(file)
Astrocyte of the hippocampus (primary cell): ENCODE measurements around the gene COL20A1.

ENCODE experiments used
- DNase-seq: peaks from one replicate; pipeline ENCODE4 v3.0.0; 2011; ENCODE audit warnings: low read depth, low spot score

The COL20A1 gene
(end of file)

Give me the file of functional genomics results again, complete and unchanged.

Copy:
Astrocyte of the hippocampus (primary cell): ENCODE measurements around the gene COL20A1.

ENCODE experiments used
- DNase-seq: peaks from one replicate; pipeline ENCODE4 v3.0.0; 2011; ENCODE audit warnings: low read depth, low spot score

The COL20A1 gene